To add to her struggles, Edie discovered she was pregnant from an affair she had off-campus with a Harvard student. She decided to have an abortion, citing her psychological issues as a reason not to have the child. She left Bloomingdale shortly after, to study art at Cambridge, in 1963.

During this time, her older brother Minty was also bouncing in and out of psychiatric wards with his own issues. In 1964, a day before his 26th birthday, Minty hanged himself. It was later revealed that Minty had confessed his homosexuality to his father, who then attempted to force him into heterosexuality. Edie was devastated by the loss. But she would experience more heartbreak shortly after, when her brother Bobby suffered a nervous breakdown. His mental health would gradually deteriorate, until he slammed his bike into a New York City bus on New Year’s Eve, 1964. He died on January 12, 1965. He was 31 years old at the time of his death.

Edie moved to New York in 1964, shortly after receiving an $80,000 trust fund from her maternal grandmother, whom she lived with upon entering the city. With aspirations to become a model, she began taking dance classes, tried out for modeling gigs, and attended high society events. By the fall, she had moved out on her own, to a place on East 64th Street, which her parents furnished, and spent nearly every night partying with her Harvard friends. By March of 1965, Edie had met Andy Warhol, who ran a salon he called The Factory.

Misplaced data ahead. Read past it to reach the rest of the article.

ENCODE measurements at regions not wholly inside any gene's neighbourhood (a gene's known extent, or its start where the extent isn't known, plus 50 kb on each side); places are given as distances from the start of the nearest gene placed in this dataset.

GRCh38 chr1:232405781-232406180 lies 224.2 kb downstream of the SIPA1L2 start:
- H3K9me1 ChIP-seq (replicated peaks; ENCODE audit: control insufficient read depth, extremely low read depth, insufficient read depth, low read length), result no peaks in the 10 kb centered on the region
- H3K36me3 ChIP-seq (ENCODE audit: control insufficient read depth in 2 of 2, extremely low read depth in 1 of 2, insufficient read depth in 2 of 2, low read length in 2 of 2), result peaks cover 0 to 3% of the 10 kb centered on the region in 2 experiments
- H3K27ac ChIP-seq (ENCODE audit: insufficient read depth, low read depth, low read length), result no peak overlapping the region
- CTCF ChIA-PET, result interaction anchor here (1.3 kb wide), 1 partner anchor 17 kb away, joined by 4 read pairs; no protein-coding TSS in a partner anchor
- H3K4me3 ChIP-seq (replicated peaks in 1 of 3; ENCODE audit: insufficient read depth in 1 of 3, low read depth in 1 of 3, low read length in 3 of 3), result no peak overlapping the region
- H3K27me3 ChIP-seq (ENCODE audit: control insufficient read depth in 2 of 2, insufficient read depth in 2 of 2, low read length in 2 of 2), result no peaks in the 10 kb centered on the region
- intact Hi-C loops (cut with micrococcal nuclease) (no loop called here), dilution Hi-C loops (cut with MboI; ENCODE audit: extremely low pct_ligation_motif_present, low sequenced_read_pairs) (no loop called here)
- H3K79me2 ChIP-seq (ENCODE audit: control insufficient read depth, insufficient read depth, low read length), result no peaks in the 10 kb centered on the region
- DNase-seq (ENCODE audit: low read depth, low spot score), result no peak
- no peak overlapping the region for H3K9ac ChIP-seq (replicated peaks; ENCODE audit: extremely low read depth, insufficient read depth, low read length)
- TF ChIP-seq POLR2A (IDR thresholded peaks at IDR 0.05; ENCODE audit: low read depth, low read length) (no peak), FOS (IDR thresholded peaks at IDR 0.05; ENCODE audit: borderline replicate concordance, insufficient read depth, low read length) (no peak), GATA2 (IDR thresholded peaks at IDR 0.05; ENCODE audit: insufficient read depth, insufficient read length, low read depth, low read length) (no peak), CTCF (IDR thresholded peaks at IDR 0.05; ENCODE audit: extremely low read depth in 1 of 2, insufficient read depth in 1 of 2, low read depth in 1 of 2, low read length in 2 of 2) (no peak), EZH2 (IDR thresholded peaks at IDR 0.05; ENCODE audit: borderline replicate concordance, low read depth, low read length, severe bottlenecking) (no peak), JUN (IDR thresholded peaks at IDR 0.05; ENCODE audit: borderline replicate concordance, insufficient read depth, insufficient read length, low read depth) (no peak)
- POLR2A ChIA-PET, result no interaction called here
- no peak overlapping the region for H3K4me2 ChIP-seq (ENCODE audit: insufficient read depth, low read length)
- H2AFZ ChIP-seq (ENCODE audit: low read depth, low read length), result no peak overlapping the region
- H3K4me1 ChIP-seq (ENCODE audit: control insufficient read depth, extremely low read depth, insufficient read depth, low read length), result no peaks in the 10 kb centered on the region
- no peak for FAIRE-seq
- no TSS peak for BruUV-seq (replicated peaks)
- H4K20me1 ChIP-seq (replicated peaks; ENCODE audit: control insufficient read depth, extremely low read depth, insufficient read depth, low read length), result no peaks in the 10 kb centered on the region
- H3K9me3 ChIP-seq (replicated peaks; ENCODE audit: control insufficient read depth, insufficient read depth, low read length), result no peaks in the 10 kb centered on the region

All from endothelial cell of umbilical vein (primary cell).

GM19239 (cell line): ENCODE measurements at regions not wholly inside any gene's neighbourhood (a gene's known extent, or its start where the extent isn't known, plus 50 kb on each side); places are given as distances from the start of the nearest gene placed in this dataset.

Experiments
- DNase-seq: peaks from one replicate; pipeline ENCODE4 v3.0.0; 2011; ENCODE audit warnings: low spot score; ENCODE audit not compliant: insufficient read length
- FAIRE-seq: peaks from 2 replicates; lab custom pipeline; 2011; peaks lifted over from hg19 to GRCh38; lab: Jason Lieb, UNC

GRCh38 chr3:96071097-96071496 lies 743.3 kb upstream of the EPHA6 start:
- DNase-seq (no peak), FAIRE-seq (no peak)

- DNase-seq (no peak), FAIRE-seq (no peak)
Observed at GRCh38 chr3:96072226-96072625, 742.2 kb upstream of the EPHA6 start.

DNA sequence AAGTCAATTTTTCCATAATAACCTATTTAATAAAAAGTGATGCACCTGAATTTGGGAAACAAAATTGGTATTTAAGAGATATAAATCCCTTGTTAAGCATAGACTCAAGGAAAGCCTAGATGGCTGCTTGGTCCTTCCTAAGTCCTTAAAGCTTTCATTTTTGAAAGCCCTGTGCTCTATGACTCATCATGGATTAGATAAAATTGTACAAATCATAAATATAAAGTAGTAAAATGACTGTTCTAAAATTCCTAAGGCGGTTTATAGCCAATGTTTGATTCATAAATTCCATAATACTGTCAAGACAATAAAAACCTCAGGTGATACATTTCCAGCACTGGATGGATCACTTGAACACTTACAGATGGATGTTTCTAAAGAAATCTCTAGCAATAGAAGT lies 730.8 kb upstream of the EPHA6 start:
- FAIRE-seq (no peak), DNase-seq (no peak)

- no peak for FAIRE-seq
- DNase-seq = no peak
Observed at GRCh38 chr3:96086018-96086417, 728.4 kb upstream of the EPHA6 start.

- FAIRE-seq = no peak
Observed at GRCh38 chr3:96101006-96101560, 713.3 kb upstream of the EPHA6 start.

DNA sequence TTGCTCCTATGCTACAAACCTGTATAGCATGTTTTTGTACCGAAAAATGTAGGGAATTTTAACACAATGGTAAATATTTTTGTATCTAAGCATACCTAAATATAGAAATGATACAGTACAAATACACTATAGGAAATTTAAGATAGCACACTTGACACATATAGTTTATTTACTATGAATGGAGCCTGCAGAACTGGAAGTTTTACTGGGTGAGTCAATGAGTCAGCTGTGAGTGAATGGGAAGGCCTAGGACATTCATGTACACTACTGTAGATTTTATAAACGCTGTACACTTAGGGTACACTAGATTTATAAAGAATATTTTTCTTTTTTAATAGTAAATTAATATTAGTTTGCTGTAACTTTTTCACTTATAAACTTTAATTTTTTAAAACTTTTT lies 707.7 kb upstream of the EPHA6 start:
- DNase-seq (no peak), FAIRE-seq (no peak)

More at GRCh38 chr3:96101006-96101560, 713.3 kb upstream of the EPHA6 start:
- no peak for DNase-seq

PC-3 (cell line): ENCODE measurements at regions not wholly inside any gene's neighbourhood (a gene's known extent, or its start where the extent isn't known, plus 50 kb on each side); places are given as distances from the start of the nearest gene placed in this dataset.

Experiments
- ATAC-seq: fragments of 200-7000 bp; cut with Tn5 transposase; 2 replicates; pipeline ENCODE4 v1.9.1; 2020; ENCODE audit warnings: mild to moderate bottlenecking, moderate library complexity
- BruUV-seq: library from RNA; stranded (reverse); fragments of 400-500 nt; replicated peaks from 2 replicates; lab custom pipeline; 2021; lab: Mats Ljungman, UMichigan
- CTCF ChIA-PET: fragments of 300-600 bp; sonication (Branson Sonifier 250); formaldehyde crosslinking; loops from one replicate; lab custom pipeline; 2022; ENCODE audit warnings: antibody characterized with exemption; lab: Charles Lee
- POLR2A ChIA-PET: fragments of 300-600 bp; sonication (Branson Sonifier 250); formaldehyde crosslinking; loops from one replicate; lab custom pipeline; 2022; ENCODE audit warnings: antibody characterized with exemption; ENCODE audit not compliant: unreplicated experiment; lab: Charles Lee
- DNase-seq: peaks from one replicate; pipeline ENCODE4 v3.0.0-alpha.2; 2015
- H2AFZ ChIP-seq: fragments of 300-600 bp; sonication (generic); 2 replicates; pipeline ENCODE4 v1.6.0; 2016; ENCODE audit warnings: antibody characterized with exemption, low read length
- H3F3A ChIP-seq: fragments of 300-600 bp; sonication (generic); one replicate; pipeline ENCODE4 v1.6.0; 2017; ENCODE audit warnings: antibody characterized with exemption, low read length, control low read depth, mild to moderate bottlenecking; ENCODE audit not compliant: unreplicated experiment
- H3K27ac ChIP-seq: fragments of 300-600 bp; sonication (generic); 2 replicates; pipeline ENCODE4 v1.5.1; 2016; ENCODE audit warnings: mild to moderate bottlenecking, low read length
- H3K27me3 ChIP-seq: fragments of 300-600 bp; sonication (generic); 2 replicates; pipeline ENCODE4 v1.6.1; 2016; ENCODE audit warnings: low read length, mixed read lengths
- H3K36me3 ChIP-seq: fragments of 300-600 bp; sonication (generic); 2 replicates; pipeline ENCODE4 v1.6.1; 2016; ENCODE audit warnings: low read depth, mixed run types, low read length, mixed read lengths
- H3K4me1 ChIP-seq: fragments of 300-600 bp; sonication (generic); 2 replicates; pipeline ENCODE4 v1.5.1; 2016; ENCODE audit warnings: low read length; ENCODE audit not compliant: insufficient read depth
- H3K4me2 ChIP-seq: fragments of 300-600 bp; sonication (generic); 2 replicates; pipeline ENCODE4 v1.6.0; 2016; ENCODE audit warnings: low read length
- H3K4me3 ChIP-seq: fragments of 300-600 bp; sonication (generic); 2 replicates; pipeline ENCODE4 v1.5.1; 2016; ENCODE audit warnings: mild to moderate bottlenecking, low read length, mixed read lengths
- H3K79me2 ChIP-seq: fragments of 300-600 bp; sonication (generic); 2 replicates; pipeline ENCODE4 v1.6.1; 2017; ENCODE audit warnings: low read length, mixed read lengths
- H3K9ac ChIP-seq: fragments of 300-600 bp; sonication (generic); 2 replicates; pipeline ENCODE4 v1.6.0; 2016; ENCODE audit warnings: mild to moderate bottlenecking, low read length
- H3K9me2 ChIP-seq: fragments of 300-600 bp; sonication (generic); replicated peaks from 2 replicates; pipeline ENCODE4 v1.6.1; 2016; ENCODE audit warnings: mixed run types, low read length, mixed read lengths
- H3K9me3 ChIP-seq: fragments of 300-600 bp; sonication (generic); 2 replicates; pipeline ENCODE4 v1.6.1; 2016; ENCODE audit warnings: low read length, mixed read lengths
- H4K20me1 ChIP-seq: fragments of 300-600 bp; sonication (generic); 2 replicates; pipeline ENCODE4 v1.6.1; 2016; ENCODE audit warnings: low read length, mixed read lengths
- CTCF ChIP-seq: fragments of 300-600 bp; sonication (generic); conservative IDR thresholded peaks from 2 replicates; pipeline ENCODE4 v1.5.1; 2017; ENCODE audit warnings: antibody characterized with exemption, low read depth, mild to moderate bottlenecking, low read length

At the Factory, Edie reinvented herself, becoming a performance artist and Warhol’s film muse. Together, Edie and Andy created 18 films, including the beginnings of a film with Bob Dylan and his friend Bob Neuwirth. During this time, Edie began a romantic relationship with Neuwirth, who she would later refer to as the love of her life. But she also had a brief flirtation with Dylan, who wrote several songs about the would-be star, including “Just Like a Woman” and “Leopard-Skin Pill-Box Hat.”

By 1965, however, Warhol and Sedgwick’s relationship had become strained. Edie had seen no financial remuneration from her work with Warhol, and asked Warhol to stop showing her films in public. Attempting to start a legitimate film career, she nearly signed with Dylan’s manager, but then disappeared from the scene completely.